I took my kids to the Paramount Theater in downtown Austin last week to see Ladysmith Back Mambazo perform. It was an attempt to connect two increasingly American children to some of their roots which, I hope, still lay anchored in the fertile warmth of African soil. They made it all the way to intermission and then fell asleep in a remarkable display of ability that they don’t ordinarily possess on any night of the week when I actually want them to fall asleep.
Anyway, parenting is complicated, but the show was brilliant. The sounds of multi-layered A Cappella harmonies forged in the foothills of Kwazulu-Natal transported me back to another land and another time. I was spellbound and my mind wandered through a lifetime of memories.
My mind went back to the small outside apartment in my parents garden in Cyrildene, Johannesburg, where my older brothers sat me down as a young boy and played me Graceland by Paul Simon for the first time. I couldn’t believe what I was hearing. It was my initiation into the rich harmonies of Ladysmith Black Mambazo, and I was spellbound. It was also a fully illegal listening party as the album had been banned in South Africa under apartheid, and so there was a magic to our listening which felt like an uprising of young boy rebellion against a system that we could see was wicked to its core. None of us had any idea how to overthrow it, but we felt like we were involved in some small way in its slow loss of power through the rebellious act of enjoying the art that eroded and undermined its grip.
Art that displayed a possibility of unity.
Art that celebrated the cultural magnificence of a people we were told were unsophisticated and a danger to our very being.
Art that was so beautiful that it exposed the ugliness of those who sought to silence and suppress it.
I am well aware that there was a fair amount of controversy around Paul Simon’s motives and actions in recording parts of the album in South Africa at a time when the country was under a UN cultural boycott, and there was passionate disagreement in the anti-apartheid community about whether that album should ever have been made at all. If you want to see both sides of that argument, I would recommend Joe Berlinger’s excellent documentary, Under African Skies. Activism is complicated, and so is the artistic pursuit.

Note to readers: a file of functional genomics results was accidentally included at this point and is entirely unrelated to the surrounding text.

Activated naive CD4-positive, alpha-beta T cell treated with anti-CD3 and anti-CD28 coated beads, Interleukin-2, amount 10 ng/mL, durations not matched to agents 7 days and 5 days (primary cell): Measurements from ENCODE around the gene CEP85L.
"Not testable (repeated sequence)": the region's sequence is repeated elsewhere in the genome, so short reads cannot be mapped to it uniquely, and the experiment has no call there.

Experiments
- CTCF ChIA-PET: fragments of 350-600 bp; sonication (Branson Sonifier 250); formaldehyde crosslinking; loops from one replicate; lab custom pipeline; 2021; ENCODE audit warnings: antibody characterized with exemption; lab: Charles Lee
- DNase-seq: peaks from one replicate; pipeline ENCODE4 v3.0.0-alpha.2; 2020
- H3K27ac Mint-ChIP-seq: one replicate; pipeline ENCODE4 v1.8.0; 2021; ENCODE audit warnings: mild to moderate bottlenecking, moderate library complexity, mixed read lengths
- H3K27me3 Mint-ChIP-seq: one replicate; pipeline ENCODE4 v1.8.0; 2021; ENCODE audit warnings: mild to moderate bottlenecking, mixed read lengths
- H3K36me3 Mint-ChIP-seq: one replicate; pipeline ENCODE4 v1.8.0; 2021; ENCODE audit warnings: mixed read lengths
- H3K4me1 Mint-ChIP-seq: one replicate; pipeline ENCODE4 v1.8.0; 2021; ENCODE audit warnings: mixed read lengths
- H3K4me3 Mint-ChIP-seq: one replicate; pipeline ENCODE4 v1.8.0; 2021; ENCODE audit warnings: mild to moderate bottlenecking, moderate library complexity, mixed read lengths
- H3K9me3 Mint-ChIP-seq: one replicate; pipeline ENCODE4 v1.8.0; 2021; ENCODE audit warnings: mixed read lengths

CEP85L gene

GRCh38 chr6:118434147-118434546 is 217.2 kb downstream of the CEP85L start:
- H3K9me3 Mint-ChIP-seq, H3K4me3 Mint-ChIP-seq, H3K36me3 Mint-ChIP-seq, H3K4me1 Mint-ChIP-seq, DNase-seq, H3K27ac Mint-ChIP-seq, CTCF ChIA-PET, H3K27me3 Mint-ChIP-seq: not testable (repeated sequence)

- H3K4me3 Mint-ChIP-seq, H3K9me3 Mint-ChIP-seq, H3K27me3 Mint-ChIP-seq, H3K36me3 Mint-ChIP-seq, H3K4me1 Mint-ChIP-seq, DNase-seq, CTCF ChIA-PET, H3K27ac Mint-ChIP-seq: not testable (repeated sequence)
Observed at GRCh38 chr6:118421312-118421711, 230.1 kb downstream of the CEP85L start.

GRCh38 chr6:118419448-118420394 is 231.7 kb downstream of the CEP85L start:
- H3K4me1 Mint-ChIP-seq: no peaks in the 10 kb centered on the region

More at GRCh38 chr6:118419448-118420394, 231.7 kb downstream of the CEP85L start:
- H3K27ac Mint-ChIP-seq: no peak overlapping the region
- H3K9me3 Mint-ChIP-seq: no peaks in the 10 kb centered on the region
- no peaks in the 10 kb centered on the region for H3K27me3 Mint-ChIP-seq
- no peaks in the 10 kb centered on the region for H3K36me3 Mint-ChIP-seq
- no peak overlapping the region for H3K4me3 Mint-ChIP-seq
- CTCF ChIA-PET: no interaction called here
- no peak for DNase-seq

That album taught me something though, something I have never forgotten. It taught me that one of the best ways to counter the ugly things of the world is through creating beauty. Ugliness isn’t defeated through more ugliness. Power grabbing isn’t weakened through more power grabbing. Violence can’t always conquer violence. Beauty protests in a way like nothing else can. The ability to make beautiful things is a divine imprint on humanity that isn’t eroded by even the most heinous of schemes to dehumanize people.
Back to the theater, as I listened to song after beautiful song that Ladysmith Black Mambazo sang, I was reminded that these were gospel songs of protest. They were songs that spoke of the goodness of God even while experiencing the wickedness of men.
What a beautiful protest!
You can’t stop that sort of beauty. It always emerges, even if it seems to get drowned out temporarily by the ugliness of empire and dominion.
It got me thinking about the role of church in society. We have embraced the power grabs of culture as the way to be heard, but as I look at the life and teachings of Jesus and as I study the remarkable instructions given to the church in the New Testament, I see a people who are called to live lives of beautiful protest, people who resist the systems of the day by showing the beauty of another way.
We protest the immorality and ethical decay in society by pursuing the beauty of humble piety and communal holiness in our churches.
We protest blind consumerism by practicing the beauty of simplicity, generosity and contentment.
We protest abuses of power by embracing the Sermon on the Mount and refusing to imitate the power grabs of society in what is supposed to be the safe spaces of our churches.
We protest deceit by living beautiful lives of integrity and truth.
We protest a zeitgeist of fatalism by being people of beautiful, resurrection rooted hope.
We protest injustice through the beauty of radical neighbor love.
We protest societal division through the beauty of complicated and patient friendship.
We protest … through beauty.
The world is not as it should be, that much is clear. The people of God need to be a protesting people, this is true. But, what if the mode of our protest was through the unstoppable creation of a beauty that everyone actually longs to see?
As I left the Paramount and stepped out onto Congress Avenue, my heart was full of hope. A choir had reminded me of the power of counter-cultural songs of protesting beauty, and as I carried my sleeping daughter to our car, my heart was emboldened by the thought that I had perhaps given her a glimpse into how she could oppose the ugly systems of the world by living a beautiful life, a kingdom life, a life of protest.